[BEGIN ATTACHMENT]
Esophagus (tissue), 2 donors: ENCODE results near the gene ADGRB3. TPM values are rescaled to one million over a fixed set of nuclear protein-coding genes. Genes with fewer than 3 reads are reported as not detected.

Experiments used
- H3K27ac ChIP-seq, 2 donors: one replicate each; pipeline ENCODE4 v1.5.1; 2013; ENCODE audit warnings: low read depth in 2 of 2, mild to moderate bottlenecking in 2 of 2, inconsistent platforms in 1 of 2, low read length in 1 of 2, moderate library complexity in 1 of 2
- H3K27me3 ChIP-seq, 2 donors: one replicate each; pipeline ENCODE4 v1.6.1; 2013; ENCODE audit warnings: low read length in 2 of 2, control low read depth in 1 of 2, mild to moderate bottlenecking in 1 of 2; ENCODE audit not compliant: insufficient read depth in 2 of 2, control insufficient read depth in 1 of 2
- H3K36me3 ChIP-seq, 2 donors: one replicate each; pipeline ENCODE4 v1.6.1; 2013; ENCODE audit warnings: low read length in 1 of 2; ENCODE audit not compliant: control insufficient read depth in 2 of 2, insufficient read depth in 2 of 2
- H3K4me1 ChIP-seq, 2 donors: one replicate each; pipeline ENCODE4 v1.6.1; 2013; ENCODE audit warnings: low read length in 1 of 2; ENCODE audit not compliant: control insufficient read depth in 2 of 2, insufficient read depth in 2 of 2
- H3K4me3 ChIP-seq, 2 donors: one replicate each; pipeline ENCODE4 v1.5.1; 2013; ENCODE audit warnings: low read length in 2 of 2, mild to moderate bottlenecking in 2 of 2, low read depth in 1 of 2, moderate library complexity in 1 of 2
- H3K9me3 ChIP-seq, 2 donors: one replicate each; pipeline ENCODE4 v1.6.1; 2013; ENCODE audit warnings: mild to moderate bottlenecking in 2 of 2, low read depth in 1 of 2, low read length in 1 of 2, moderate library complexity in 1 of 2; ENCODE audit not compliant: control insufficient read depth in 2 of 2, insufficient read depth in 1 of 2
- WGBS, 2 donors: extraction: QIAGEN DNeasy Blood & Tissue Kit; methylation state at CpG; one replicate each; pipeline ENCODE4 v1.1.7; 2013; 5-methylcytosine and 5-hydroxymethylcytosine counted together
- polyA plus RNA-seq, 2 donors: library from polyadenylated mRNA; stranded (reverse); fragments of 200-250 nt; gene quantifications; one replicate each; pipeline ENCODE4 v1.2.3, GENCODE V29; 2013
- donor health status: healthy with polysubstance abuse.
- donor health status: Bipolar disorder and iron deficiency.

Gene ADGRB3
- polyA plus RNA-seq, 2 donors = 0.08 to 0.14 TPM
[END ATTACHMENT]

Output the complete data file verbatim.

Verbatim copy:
Esophagus (tissue), 2 donors: ENCODE results near the gene ADGRB3. TPM values are rescaled to one million over a fixed set of nuclear protein-coding genes. Genes with fewer than 3 reads are reported as not detected.

Experiments used
- H3K27ac ChIP-seq, 2 donors: one replicate each; pipeline ENCODE4 v1.5.1; 2013; ENCODE audit warnings: low read depth in 2 of 2, mild to moderate bottlenecking in 2 of 2, inconsistent platforms in 1 of 2, low read length in 1 of 2, moderate library complexity in 1 of 2
- H3K27me3 ChIP-seq, 2 donors: one replicate each; pipeline ENCODE4 v1.6.1; 2013; ENCODE audit warnings: low read length in 2 of 2, control low read depth in 1 of 2, mild to moderate bottlenecking in 1 of 2; ENCODE audit not compliant: insufficient read depth in 2 of 2, control insufficient read depth in 1 of 2
- H3K36me3 ChIP-seq, 2 donors: one replicate each; pipeline ENCODE4 v1.6.1; 2013; ENCODE audit warnings: low read length in 1 of 2; ENCODE audit not compliant: control insufficient read depth in 2 of 2, insufficient read depth in 2 of 2
- H3K4me1 ChIP-seq, 2 donors: one replicate each; pipeline ENCODE4 v1.6.1; 2013; ENCODE audit warnings: low read length in 1 of 2; ENCODE audit not compliant: control insufficient read depth in 2 of 2, insufficient read depth in 2 of 2
- H3K4me3 ChIP-seq, 2 donors: one replicate each; pipeline ENCODE4 v1.5.1; 2013; ENCODE audit warnings: low read length in 2 of 2, mild to moderate bottlenecking in 2 of 2, low read depth in 1 of 2, moderate library complexity in 1 of 2
- H3K9me3 ChIP-seq, 2 donors: one replicate each; pipeline ENCODE4 v1.6.1; 2013; ENCODE audit warnings: mild to moderate bottlenecking in 2 of 2, low read depth in 1 of 2, low read length in 1 of 2, moderate library complexity in 1 of 2; ENCODE audit not compliant: control insufficient read depth in 2 of 2, insufficient read depth in 1 of 2
- WGBS, 2 donors: extraction: QIAGEN DNeasy Blood & Tissue Kit; methylation state at CpG; one replicate each; pipeline ENCODE4 v1.1.7; 2013; 5-methylcytosine and 5-hydroxymethylcytosine counted together
- polyA plus RNA-seq, 2 donors: library from polyadenylated mRNA; stranded (reverse); fragments of 200-250 nt; gene quantifications; one replicate each; pipeline ENCODE4 v1.2.3, GENCODE V29; 2013
- donor health status: healthy with polysubstance abuse.
- donor health status: Bipolar disorder and iron deficiency.

Gene ADGRB3
- polyA plus RNA-seq, 2 donors = 0.08 to 0.14 TPM